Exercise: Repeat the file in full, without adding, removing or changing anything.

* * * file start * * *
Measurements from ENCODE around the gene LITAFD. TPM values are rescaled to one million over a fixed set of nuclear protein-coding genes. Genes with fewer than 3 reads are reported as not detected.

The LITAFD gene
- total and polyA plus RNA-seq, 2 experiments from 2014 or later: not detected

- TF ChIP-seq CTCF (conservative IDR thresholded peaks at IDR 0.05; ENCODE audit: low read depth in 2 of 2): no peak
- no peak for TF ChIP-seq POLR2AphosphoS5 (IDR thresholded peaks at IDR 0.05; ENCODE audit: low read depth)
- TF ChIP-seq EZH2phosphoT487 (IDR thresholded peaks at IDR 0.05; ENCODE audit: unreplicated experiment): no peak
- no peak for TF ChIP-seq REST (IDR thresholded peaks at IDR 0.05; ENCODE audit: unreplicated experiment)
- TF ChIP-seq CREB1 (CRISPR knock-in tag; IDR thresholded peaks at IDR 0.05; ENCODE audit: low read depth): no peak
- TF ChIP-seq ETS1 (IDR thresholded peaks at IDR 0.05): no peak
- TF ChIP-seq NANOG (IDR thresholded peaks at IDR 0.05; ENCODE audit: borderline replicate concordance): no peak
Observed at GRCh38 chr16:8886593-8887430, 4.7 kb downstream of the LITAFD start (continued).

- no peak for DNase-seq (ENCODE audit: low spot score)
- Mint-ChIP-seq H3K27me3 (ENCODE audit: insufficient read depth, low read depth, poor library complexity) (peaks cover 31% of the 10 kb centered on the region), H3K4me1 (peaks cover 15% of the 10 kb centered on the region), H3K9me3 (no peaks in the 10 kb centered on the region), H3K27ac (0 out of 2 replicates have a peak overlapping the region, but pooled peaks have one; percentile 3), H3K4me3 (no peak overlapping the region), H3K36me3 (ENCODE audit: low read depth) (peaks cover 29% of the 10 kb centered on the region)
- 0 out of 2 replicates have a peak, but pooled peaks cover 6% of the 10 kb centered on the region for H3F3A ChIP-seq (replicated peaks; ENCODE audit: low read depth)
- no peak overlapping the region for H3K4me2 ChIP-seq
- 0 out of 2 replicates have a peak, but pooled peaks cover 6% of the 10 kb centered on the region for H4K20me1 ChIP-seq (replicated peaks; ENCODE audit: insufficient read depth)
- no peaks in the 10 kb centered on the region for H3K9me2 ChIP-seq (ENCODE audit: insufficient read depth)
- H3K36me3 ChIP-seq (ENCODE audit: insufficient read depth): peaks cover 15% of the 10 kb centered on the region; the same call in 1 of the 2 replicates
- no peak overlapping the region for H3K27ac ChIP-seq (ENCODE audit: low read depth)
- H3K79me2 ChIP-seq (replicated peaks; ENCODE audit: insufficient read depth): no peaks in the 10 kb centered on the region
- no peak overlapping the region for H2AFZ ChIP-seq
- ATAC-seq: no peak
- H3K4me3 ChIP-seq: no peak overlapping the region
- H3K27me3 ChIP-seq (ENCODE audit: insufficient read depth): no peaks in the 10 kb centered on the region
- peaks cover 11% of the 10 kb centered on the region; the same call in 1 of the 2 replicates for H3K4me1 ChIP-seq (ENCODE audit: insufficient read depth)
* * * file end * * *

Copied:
Measurements from ENCODE around the gene LITAFD. TPM values are rescaled to one million over a fixed set of nuclear protein-coding genes. Genes with fewer than 3 reads are reported as not detected.

The LITAFD gene
- total and polyA plus RNA-seq, 2 experiments from 2014 or later: not detected

- TF ChIP-seq CTCF (conservative IDR thresholded peaks at IDR 0.05; ENCODE audit: low read depth in 2 of 2): no peak
- no peak for TF ChIP-seq POLR2AphosphoS5 (IDR thresholded peaks at IDR 0.05; ENCODE audit: low read depth)
- TF ChIP-seq EZH2phosphoT487 (IDR thresholded peaks at IDR 0.05; ENCODE audit: unreplicated experiment): no peak
- no peak for TF ChIP-seq REST (IDR thresholded peaks at IDR 0.05; ENCODE audit: unreplicated experiment)
- TF ChIP-seq CREB1 (CRISPR knock-in tag; IDR thresholded peaks at IDR 0.05; ENCODE audit: low read depth): no peak
- TF ChIP-seq ETS1 (IDR thresholded peaks at IDR 0.05): no peak
- TF ChIP-seq NANOG (IDR thresholded peaks at IDR 0.05; ENCODE audit: borderline replicate concordance): no peak
Observed at GRCh38 chr16:8886593-8887430, 4.7 kb downstream of the LITAFD start (continued).

- no peak for DNase-seq (ENCODE audit: low spot score)
- Mint-ChIP-seq H3K27me3 (ENCODE audit: insufficient read depth, low read depth, poor library complexity) (peaks cover 31% of the 10 kb centered on the region), H3K4me1 (peaks cover 15% of the 10 kb centered on the region), H3K9me3 (no peaks in the 10 kb centered on the region), H3K27ac (0 out of 2 replicates have a peak overlapping the region, but pooled peaks have one; percentile 3), H3K4me3 (no peak overlapping the region), H3K36me3 (ENCODE audit: low read depth) (peaks cover 29% of the 10 kb centered on the region)
- 0 out of 2 replicates have a peak, but pooled peaks cover 6% of the 10 kb centered on the region for H3F3A ChIP-seq (replicated peaks; ENCODE audit: low read depth)
- no peak overlapping the region for H3K4me2 ChIP-seq
- 0 out of 2 replicates have a peak, but pooled peaks cover 6% of the 10 kb centered on the region for H4K20me1 ChIP-seq (replicated peaks; ENCODE audit: insufficient read depth)
- no peaks in the 10 kb centered on the region for H3K9me2 ChIP-seq (ENCODE audit: insufficient read depth)
- H3K36me3 ChIP-seq (ENCODE audit: insufficient read depth): peaks cover 15% of the 10 kb centered on the region; the same call in 1 of the 2 replicates
- no peak overlapping the region for H3K27ac ChIP-seq (ENCODE audit: low read depth)
- H3K79me2 ChIP-seq (replicated peaks; ENCODE audit: insufficient read depth): no peaks in the 10 kb centered on the region
- no peak overlapping the region for H2AFZ ChIP-seq
- ATAC-seq: no peak
- H3K4me3 ChIP-seq: no peak overlapping the region
- H3K27me3 ChIP-seq (ENCODE audit: insufficient read depth): no peaks in the 10 kb centered on the region
- peaks cover 11% of the 10 kb centered on the region; the same call in 1 of the 2 replicates for H3K4me1 ChIP-seq (ENCODE audit: insufficient read depth)